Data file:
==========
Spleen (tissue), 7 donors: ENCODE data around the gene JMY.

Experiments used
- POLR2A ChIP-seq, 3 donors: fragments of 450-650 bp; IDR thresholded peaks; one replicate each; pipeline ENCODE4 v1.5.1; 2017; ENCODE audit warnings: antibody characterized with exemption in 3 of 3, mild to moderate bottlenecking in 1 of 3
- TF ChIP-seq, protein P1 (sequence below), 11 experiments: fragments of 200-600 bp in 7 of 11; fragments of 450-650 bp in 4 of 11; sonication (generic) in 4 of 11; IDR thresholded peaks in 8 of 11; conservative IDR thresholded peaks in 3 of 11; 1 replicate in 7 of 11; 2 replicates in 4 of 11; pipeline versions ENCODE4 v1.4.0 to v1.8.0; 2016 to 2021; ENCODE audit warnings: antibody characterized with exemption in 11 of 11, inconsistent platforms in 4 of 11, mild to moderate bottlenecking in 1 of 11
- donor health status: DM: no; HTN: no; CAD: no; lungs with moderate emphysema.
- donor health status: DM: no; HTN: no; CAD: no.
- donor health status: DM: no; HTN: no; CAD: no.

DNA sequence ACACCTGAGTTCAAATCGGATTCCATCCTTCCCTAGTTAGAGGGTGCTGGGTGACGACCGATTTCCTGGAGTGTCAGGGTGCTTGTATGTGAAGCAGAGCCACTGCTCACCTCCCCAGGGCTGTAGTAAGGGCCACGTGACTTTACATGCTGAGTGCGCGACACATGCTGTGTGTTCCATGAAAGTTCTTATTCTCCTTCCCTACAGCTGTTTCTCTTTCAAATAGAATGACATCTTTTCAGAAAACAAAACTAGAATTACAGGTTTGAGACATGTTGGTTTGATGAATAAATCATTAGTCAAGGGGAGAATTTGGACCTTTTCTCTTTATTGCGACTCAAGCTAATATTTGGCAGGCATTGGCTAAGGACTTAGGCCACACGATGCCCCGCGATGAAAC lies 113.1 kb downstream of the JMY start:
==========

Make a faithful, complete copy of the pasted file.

Spleen (tissue), 7 donors: ENCODE data around the gene JMY.

Experiments used
- POLR2A ChIP-seq, 3 donors: fragments of 450-650 bp; IDR thresholded peaks; one replicate each; pipeline ENCODE4 v1.5.1; 2017; ENCODE audit warnings: antibody characterized with exemption in 3 of 3, mild to moderate bottlenecking in 1 of 3
- TF ChIP-seq, protein P1 (sequence below), 11 experiments: fragments of 200-600 bp in 7 of 11; fragments of 450-650 bp in 4 of 11; sonication (generic) in 4 of 11; IDR thresholded peaks in 8 of 11; conservative IDR thresholded peaks in 3 of 11; 1 replicate in 7 of 11; 2 replicates in 4 of 11; pipeline versions ENCODE4 v1.4.0 to v1.8.0; 2016 to 2021; ENCODE audit warnings: antibody characterized with exemption in 11 of 11, inconsistent platforms in 4 of 11, mild to moderate bottlenecking in 1 of 11
- donor health status: DM: no; HTN: no; CAD: no; lungs with moderate emphysema.
- donor health status: DM: no; HTN: no; CAD: no.
- donor health status: DM: no; HTN: no; CAD: no.

DNA sequence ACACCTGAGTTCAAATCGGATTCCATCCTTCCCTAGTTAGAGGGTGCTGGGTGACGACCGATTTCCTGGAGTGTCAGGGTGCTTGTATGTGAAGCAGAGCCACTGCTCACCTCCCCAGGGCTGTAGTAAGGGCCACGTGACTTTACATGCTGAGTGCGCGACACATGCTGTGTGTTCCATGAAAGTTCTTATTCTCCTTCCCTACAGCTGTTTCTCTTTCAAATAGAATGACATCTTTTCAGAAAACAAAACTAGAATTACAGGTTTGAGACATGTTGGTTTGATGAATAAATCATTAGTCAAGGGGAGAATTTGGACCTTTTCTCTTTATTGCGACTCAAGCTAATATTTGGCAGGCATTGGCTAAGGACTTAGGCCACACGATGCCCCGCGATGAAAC lies 113.1 kb downstream of the JMY start: